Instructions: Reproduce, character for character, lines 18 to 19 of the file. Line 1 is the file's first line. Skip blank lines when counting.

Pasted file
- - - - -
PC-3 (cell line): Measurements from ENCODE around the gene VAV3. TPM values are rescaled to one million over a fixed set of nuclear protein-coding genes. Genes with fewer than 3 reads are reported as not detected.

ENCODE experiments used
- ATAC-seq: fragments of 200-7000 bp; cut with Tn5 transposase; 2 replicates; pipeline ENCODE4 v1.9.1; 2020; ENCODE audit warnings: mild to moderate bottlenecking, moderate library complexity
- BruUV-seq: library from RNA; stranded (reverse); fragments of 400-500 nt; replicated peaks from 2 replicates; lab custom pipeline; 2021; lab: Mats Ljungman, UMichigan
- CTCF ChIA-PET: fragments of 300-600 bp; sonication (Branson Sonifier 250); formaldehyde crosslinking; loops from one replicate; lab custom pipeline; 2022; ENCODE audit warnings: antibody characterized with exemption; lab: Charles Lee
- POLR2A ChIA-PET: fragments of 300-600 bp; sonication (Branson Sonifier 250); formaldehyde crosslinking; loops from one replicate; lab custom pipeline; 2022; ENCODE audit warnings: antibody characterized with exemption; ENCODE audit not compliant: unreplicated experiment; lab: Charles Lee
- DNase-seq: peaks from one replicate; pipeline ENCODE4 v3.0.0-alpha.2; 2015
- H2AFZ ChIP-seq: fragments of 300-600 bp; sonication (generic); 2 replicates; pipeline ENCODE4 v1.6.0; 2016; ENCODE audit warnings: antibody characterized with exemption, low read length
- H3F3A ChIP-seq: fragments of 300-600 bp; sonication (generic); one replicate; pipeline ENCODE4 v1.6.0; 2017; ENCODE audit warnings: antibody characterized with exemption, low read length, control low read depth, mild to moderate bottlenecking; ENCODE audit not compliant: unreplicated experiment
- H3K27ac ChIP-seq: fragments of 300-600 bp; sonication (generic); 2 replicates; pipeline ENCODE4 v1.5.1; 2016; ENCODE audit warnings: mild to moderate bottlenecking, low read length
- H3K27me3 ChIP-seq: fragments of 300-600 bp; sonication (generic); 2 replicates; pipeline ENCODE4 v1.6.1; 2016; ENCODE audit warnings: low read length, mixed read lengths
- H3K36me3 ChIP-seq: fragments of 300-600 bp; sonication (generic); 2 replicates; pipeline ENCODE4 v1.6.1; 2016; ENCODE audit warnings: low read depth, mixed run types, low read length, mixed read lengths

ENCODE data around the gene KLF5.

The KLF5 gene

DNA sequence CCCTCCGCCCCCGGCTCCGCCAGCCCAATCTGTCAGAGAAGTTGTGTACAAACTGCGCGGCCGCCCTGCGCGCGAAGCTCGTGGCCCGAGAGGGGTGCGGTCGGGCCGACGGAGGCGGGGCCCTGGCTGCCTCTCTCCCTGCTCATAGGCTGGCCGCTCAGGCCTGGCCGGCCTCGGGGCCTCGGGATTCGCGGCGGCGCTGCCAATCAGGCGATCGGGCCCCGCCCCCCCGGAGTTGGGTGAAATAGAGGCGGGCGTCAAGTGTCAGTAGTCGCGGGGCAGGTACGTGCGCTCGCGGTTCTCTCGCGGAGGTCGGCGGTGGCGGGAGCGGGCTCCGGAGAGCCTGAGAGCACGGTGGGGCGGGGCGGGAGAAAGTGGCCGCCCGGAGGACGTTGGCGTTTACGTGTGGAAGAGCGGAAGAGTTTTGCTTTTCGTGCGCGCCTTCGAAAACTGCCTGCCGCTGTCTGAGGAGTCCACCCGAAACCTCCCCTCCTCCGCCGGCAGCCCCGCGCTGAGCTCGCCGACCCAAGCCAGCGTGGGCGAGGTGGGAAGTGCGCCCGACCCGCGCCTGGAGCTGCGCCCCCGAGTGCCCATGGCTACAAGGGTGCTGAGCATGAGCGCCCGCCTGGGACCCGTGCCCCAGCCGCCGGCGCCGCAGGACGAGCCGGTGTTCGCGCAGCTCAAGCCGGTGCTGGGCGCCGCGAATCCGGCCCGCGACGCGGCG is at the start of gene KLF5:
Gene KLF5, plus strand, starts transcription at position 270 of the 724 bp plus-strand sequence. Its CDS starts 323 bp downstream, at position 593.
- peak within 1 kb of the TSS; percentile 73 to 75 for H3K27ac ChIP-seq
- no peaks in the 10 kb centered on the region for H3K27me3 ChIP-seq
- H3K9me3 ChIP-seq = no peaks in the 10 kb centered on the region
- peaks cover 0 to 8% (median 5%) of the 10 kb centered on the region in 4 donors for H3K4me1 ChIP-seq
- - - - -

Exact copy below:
- no peaks in the 10 kb centered on the region for H3K27me3 ChIP-seq
- H3K9me3 ChIP-seq = no peaks in the 10 kb centered on the region